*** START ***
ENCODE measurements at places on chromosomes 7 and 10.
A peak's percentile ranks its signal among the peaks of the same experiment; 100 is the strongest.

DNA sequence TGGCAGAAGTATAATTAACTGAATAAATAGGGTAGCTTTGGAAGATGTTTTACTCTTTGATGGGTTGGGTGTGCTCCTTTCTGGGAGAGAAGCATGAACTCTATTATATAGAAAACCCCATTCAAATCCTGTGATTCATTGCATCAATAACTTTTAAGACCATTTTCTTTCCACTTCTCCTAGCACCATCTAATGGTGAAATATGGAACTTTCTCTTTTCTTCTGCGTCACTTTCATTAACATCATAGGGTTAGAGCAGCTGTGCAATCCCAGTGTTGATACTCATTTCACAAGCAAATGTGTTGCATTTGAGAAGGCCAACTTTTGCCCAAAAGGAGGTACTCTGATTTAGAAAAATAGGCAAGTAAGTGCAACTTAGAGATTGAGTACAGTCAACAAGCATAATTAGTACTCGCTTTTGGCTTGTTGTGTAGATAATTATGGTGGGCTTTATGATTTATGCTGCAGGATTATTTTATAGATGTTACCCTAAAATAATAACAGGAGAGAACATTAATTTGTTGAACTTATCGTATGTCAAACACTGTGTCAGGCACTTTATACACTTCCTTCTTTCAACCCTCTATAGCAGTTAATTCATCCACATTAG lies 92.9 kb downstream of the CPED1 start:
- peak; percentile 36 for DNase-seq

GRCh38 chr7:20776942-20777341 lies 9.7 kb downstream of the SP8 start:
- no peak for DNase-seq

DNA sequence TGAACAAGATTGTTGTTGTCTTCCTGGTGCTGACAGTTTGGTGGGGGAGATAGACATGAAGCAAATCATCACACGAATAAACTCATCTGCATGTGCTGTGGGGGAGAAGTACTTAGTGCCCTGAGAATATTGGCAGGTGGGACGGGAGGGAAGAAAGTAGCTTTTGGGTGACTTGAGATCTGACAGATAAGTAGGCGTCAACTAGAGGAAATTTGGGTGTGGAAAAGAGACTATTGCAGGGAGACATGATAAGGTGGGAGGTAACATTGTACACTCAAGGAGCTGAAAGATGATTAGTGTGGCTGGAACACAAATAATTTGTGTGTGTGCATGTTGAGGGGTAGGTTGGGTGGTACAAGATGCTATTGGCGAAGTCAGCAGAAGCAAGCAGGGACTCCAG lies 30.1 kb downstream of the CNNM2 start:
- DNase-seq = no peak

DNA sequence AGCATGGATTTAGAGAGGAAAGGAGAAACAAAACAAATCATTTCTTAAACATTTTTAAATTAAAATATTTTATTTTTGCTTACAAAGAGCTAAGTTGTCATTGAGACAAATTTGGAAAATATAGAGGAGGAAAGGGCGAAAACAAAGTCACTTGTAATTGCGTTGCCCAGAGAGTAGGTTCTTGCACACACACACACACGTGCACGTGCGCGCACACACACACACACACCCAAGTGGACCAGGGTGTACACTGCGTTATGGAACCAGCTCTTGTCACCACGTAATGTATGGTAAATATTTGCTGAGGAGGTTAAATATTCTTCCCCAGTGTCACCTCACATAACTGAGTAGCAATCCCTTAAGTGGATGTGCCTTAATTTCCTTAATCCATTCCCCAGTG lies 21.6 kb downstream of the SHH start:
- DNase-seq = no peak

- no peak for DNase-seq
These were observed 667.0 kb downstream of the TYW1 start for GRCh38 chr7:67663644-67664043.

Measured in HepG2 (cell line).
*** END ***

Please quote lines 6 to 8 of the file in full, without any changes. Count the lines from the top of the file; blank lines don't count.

- no peak for DNase-seq

DNA sequence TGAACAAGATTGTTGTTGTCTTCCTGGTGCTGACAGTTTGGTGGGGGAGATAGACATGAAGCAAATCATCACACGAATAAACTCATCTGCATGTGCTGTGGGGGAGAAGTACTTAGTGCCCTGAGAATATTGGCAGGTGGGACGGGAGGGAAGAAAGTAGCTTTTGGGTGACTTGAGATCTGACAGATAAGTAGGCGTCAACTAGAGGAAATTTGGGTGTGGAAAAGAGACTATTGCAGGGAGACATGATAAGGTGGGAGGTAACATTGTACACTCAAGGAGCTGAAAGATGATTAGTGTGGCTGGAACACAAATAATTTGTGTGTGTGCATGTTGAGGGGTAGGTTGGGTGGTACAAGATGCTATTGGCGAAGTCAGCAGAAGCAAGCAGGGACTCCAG lies 30.1 kb downstream of the CNNM2 start:
- DNase-seq = no peak